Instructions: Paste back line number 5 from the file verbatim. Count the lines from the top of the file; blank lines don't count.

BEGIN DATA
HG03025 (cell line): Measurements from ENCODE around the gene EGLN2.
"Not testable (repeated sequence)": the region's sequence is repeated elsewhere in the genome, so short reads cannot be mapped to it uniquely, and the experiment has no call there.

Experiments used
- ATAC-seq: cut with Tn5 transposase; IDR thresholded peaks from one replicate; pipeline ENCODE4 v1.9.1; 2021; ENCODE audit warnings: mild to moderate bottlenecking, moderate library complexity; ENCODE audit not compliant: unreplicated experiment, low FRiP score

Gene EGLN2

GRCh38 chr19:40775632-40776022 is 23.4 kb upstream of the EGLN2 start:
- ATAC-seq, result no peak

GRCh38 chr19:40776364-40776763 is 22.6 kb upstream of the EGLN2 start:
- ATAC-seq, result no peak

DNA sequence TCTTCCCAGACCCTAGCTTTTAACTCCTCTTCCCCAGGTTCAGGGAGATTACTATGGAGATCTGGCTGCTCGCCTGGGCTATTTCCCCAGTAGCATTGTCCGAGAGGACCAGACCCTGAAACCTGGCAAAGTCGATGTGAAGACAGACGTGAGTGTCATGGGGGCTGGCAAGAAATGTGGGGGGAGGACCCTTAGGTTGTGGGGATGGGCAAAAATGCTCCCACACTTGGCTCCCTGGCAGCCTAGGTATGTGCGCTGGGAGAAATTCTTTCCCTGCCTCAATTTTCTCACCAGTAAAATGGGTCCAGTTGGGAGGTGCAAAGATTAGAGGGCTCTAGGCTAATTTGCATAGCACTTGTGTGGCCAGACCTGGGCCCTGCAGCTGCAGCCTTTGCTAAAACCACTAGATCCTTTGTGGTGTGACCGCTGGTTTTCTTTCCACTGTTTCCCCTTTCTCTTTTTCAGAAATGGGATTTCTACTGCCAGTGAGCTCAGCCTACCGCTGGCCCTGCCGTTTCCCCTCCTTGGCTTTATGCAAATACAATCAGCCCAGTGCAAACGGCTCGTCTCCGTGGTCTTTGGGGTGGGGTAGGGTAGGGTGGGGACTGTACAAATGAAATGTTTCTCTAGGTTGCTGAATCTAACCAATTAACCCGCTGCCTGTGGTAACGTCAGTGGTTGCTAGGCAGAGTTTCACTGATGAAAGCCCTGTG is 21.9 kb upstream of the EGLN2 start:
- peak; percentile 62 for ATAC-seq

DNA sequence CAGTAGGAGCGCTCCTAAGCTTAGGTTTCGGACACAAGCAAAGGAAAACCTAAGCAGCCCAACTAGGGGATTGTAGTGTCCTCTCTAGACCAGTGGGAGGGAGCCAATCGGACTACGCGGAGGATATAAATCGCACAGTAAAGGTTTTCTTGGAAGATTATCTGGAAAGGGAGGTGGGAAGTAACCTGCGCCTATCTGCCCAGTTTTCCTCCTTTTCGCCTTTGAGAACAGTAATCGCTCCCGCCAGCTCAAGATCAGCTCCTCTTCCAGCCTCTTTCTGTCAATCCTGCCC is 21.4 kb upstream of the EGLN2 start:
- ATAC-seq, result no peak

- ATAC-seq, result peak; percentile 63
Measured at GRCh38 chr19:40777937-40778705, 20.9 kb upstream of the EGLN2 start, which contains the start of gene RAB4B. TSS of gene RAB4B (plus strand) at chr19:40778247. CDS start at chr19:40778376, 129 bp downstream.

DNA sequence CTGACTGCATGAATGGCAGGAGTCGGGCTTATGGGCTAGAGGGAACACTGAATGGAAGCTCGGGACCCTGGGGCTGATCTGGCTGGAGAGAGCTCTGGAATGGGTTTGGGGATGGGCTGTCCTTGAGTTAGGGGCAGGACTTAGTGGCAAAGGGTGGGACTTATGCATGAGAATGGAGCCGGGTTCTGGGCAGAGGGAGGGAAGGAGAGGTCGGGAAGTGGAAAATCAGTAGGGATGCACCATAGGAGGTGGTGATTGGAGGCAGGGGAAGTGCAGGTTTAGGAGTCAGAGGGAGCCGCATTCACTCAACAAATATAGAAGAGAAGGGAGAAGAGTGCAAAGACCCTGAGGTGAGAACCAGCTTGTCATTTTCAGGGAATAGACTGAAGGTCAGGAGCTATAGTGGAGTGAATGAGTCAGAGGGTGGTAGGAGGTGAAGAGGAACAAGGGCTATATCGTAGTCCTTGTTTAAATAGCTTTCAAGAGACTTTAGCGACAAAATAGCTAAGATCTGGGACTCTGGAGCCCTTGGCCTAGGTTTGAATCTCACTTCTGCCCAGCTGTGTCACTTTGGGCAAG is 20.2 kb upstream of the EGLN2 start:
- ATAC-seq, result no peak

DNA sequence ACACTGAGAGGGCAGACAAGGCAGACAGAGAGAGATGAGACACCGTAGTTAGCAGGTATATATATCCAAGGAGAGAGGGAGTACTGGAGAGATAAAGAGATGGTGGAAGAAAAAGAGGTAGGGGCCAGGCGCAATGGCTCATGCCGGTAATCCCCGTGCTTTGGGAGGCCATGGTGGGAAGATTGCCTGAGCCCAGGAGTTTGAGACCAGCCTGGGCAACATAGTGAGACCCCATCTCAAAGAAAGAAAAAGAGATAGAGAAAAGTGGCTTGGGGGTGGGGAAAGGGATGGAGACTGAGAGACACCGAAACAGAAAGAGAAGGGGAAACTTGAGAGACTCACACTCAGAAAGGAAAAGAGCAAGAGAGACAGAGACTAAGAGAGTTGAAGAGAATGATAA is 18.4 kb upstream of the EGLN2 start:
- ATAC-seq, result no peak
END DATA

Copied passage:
Gene EGLN2